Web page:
uncle was very active in the Memorial Presbyterian Church which used to hold
services in the beautiful church in Wilkes Barre situated on the hill above the
Luzerne County Courthouse. At one time it had a large congregation
but unfortunately that dwindled through the years and the church went out of
existence several years ago, selling the building to Kings College. At
the time of my uncle’s funeral (2002) the church was still going (barely)and
his funeral service was held there. An elderly member of their
congregation with a beautiful voice was often called upon to sing during church
services. He chose “He lives” to sing at the funeral. Before
singing he announced that when he was a young boy Alfred Ackley served as
minister at Memorial Presbyterian. As they were close in age, the soloist
became friends with Rev. Ackley’s son and spent a good deal of time in their
house. He remembers Rev. Ackley often being holed up in his study with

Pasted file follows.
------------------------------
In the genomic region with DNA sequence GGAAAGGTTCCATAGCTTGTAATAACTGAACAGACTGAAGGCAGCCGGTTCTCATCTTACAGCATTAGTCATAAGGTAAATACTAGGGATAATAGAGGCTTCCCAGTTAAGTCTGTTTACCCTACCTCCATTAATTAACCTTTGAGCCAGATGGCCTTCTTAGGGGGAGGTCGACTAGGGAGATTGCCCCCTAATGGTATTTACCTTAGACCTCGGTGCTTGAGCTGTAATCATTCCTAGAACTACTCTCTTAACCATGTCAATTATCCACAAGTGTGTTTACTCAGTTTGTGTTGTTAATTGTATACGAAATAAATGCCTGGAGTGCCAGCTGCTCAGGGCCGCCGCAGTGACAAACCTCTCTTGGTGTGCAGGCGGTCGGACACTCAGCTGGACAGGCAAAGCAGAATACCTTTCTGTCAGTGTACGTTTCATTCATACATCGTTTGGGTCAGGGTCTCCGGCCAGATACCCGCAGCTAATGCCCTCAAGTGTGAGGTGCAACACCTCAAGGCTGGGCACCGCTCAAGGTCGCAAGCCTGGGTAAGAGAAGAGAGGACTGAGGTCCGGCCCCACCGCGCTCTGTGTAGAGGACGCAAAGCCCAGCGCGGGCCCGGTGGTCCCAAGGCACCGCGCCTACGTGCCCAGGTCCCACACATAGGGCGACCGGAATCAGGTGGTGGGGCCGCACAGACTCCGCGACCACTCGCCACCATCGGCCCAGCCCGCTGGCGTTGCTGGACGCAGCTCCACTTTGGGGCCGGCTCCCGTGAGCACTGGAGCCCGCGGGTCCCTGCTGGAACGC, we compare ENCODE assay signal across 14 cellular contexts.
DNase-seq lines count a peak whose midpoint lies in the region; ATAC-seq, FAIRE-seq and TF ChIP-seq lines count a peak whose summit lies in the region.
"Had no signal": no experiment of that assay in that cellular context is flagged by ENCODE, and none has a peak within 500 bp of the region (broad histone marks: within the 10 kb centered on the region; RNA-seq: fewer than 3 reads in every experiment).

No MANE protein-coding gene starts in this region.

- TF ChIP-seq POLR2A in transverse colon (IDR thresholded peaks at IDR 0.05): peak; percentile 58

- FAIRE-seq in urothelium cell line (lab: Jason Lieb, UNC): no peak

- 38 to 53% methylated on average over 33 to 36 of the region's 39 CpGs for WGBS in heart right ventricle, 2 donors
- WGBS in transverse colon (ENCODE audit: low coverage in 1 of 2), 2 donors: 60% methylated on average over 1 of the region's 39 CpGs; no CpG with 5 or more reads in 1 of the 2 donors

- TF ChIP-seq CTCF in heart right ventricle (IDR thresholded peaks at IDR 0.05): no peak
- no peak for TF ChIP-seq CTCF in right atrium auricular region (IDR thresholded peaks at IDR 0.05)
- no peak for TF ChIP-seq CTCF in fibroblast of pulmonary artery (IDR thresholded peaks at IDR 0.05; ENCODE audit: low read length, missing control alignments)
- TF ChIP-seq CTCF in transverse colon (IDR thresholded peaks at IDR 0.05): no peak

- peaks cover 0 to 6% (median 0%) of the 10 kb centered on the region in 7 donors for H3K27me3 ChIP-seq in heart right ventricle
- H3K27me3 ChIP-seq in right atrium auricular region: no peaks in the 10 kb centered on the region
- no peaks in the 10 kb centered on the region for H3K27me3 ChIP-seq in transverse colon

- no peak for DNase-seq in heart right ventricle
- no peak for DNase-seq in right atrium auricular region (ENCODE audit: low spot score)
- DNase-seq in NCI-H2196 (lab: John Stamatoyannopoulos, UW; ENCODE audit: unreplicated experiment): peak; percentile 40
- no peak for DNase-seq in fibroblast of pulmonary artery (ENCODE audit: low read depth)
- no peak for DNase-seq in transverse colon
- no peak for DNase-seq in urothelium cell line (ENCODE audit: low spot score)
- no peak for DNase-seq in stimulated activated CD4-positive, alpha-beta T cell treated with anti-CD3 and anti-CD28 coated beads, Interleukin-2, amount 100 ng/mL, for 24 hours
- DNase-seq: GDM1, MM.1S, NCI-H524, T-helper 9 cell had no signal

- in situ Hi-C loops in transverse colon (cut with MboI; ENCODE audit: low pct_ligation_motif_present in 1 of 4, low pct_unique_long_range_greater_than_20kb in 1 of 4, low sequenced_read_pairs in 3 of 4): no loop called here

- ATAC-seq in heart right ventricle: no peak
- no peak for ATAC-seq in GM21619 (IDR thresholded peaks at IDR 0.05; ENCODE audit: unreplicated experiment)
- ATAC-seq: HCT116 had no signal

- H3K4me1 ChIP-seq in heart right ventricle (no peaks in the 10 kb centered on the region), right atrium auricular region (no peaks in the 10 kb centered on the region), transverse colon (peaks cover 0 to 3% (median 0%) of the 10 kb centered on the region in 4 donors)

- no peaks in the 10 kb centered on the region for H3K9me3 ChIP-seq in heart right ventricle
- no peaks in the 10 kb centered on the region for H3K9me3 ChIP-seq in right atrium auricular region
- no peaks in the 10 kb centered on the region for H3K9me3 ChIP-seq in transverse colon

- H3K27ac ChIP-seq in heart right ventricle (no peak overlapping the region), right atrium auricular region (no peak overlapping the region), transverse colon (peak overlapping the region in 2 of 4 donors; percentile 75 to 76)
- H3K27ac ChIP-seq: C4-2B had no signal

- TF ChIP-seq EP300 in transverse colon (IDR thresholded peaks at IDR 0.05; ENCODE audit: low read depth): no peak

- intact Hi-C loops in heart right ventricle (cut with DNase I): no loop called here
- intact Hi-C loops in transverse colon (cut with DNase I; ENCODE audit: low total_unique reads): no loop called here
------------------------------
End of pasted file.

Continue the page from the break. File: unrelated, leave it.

the sliding doors closed. When these doors were closed the young boys
were under strict orders to be quiet as they were told Rev. Ackley was working
on a hymn, of which he composed 1500 or so during his life time
(1887-1960). After his time at Memorial Presbyterian Rev. Ackley served at
several other churches throughout the country, and it was at one of these
latter churches where he wrote “He lives”.
hearing the soloist story I researched this song and composer.
Rev. Ackley was preparing for his Easter message in 1932 he became upset at the
comments he heard on the radio from a well-known liberal preacher, and also
those of young Jewish man he spoke with just a few weeks prior.
This Jewish man asked Rev. Ackley why he should be expected to
worship a dead Jew. Rev. Ackley replied that was the whole point,
He isn’t dead; He’s alive! Rev. Ackley pondered this and gave his Easter
Message. Afterwards he mentioned to his wife that he did not think the
message fully delivered what he had intended it to say. His wife
persuaded him to write a song about it, and that night he composed the words to
lives” and wrote the melody soon after.
this hymn was not written here, I find it interesting that this noted composer
served locally and probably wrote some of his other selections while he was here.